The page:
In the above-mentioned example with about 42,100 cylindrical holes of 0.15 mm diameter for a tube length of 74 cm of a filter candle tube of 80 cm length, 3.2. cm diameter and 1 mm wall thickness, in the event that the centre points of any set of four adjoining holes should correspond with the corner points of a square, the distance between the centre points of the holes is equal to 1.3228 mm, and the rise of the screw-thread shaped path at one turn, or the pitch of the winding of the feed screw 14, shall also be 1.3228 mm, so that the said screw-thread shaped path has about 560 windings and 76 holes per winding; while in the cases the centre points of any set of three adjoining holes correspond with the corner points of an equilateral triangle, the distance between the centre points of the holes will be equal to 1.4676 mm, and the rise of the screw-thread shaped path at one turn, or the pitch of the winding of the feed screw 14, will be equal to 1.271 mm, so that the said screw-thread shaped path has about 582 windings and 68.5 holes per winding.

In general terms the arrangement of holes is where the centre points of any set of three adjoining holes correspond with the corner points of an equilateral triangle is to be preferred to the arrangement of the holes whereby the centre points pf any set of four adjoining holes correspond with the corner points of a square, because with the triangular arrangement" there is a rather greater distance between holes and therefore a somewhat greater stability for the perforated tube; moreover, with the "triangular arrangement" the distance between any hole and all the other adjoining holes is the same, while with the "square arrangement" the distance between two diagonally opposite corner points of the square of holes is twice greater than the distance between two holes located at adjoining corner points of the square. The "triangular arrangement" of the holes, however, assumes an exact positioning of the holes, as otherwise the advantage of the greater distance between holes is lost and, under unfavourable conditions, there may even arise a distance between holes smaller by a few percent than with the "square arrangement", while in the "square arrangement" the question of positioning is not quite as critical, because a displacement of the holes in relation to the intended position, only increases of the distances between holes is possible. Nevertheless, with the "square arrangement" also, an exact positioning of the holes is desirable for reasons of uniformity alone. When exactly positioned the centre points of the holes superjacent in the longitudinal direction of the pipe lie along parallels to the tube axis.

If such an exact positioning is required, then it is appropriate to synchronise the ignition of the flash lamp of the laser ray drilling device with the rotation of the tube, and in this connection to use a synchronising device coupled with the tube rotation drive, which has at least one element rotating at the number of revolutions at the place of coupling, which element in each instance releases one ignition of the flash lamp after a rotation of the tube by an angle of rotation corresponding to the ratio of the design distance between holes to the pipe radius.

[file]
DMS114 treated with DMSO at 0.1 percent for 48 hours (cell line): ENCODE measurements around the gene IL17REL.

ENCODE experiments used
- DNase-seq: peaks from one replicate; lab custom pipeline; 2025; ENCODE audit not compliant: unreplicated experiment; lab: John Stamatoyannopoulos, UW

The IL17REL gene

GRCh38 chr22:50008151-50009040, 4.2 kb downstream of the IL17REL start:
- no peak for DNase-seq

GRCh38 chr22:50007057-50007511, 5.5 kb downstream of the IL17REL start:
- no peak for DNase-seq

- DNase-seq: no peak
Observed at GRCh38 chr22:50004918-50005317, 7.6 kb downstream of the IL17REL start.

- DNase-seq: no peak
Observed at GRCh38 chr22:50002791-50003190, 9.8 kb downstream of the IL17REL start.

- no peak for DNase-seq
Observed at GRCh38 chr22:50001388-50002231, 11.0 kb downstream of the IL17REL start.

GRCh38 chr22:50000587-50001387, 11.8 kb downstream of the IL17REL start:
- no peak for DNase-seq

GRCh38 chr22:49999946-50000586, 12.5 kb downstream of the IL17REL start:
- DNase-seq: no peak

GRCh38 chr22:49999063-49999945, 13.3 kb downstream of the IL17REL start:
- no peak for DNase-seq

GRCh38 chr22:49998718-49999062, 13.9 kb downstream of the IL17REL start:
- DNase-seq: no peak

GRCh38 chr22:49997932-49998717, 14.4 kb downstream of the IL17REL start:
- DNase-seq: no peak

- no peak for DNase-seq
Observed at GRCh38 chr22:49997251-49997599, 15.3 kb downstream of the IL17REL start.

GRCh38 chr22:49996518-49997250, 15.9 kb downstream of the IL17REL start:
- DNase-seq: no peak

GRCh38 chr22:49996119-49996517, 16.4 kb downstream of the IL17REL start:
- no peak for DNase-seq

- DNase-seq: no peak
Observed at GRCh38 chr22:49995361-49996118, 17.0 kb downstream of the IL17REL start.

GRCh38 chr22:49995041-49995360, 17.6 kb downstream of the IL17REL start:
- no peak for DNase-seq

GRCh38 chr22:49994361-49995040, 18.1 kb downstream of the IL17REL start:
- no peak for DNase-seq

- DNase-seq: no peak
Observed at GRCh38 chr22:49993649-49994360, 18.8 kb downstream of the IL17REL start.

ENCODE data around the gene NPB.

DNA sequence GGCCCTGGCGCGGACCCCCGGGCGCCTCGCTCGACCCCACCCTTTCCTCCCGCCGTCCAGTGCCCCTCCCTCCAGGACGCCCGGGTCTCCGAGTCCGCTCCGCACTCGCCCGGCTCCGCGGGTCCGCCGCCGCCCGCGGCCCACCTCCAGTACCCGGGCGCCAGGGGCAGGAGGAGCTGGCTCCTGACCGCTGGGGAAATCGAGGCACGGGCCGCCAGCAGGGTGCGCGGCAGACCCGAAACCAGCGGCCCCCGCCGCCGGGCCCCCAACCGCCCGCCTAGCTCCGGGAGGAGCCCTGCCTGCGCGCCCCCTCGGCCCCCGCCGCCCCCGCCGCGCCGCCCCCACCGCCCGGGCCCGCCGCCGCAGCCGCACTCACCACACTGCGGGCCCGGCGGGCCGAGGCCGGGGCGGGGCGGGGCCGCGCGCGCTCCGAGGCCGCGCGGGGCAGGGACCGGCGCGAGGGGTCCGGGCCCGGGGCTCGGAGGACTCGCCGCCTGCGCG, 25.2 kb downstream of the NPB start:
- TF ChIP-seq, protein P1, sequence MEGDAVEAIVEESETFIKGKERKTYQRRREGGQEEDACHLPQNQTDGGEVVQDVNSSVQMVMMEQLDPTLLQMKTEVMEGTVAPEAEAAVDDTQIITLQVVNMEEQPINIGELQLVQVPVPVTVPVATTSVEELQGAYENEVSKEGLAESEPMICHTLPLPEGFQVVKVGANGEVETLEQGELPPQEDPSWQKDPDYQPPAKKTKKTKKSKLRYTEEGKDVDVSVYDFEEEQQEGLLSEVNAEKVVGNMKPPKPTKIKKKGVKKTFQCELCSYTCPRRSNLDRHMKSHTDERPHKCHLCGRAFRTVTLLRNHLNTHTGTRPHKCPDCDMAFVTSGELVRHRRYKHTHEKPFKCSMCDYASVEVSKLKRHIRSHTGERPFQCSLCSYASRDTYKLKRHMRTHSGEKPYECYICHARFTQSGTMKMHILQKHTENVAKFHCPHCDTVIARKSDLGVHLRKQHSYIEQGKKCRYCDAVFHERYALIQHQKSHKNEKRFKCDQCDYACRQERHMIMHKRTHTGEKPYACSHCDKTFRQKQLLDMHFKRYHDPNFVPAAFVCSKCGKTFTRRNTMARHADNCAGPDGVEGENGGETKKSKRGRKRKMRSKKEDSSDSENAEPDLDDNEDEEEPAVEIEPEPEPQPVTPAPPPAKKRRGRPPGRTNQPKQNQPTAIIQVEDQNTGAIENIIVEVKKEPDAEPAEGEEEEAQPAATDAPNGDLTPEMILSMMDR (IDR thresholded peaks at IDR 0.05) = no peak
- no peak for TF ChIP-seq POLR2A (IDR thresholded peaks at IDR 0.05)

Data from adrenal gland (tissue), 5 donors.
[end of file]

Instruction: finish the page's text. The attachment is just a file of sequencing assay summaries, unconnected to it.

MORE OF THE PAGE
For this purpose, in the device shown in the drawing, provision is made for the above-mentioned control device for the controlling of the laser ray drilling device, which comprises a perforated disc 20, a source of light 21 with convergent lens 22, a photocell 23, a control guide 25 and optionally a impulse frequency divider 24. The perforated disc 20, which is coupled in rotation with the shaft 16 and via the latter coupled in rotation with the filter candle tube 10, is provided in the case of a "square arrangement" of the holes with 76 narrow slits of 0.05 to 0.1 mm width arranged according to the same angular distance of 4°44'12.6" and extending radially, and in the case of a "triangular arrangement" of the holes with 137 narrow slits extending radially and disposed at an equal angular distance of 2°37'40", and of about 0.05 mm width. The slits are arranged in the outer edge area of the perforated disc 20, so that the light emitted by the point-shaped source 21 and focussed by means of the convergent lens 22 can pass through the individual slits, when these come before the convergent lens when the disc 20 rotates and thus permit the passage of of the light to the photo-electric cell 23. The light source 21 and the convergent lens 22 may suitably be further arranged in a housing opaque to light, which is provided with a narrow slit only on the housing wall facing the disc 20, the width of which slit is approximately equal to the width of the slits in the hole disc, and the longitudinal direction of which slit corresponds with the longitudinal direction of a slit in the disc, when the latter is in a position allowing the light to pass from the source of light 21 to the photocell 23. The relevant housing wall provided with the slit should be arranged as closely as possible to the disc 20. The focal point to which the convergent lens 22 focusses the light from the light source 21, lies substantially at the centre between the two sides of the disc and substantially at the centre between the outer and the inner end of the slits in the disc. When during rotation of the perforated disc 20 one of its slits comes to a position where it allows the light from the light source 21 to pass to the photocell 22, the photocell 22 releases a control pulse. This control pulse is, in the case of a "square arrangement" of the holes led via the control guide 25 directly to the supply unit 9 of the laser ray drilling device, and, in the case of a "triangular arrangement" of the holes led to the impulse frequency divider 24 which is in this case switched into the control guide 25, and divider 24 releases an output pulse via the control guide 25 to the supply unit 9 of the laser ray drilling device only at every other pulse coming from the photocell 23. The flash lamp 4 is ignited with each pulse coming in via the control guide 25 to the supply unit 9.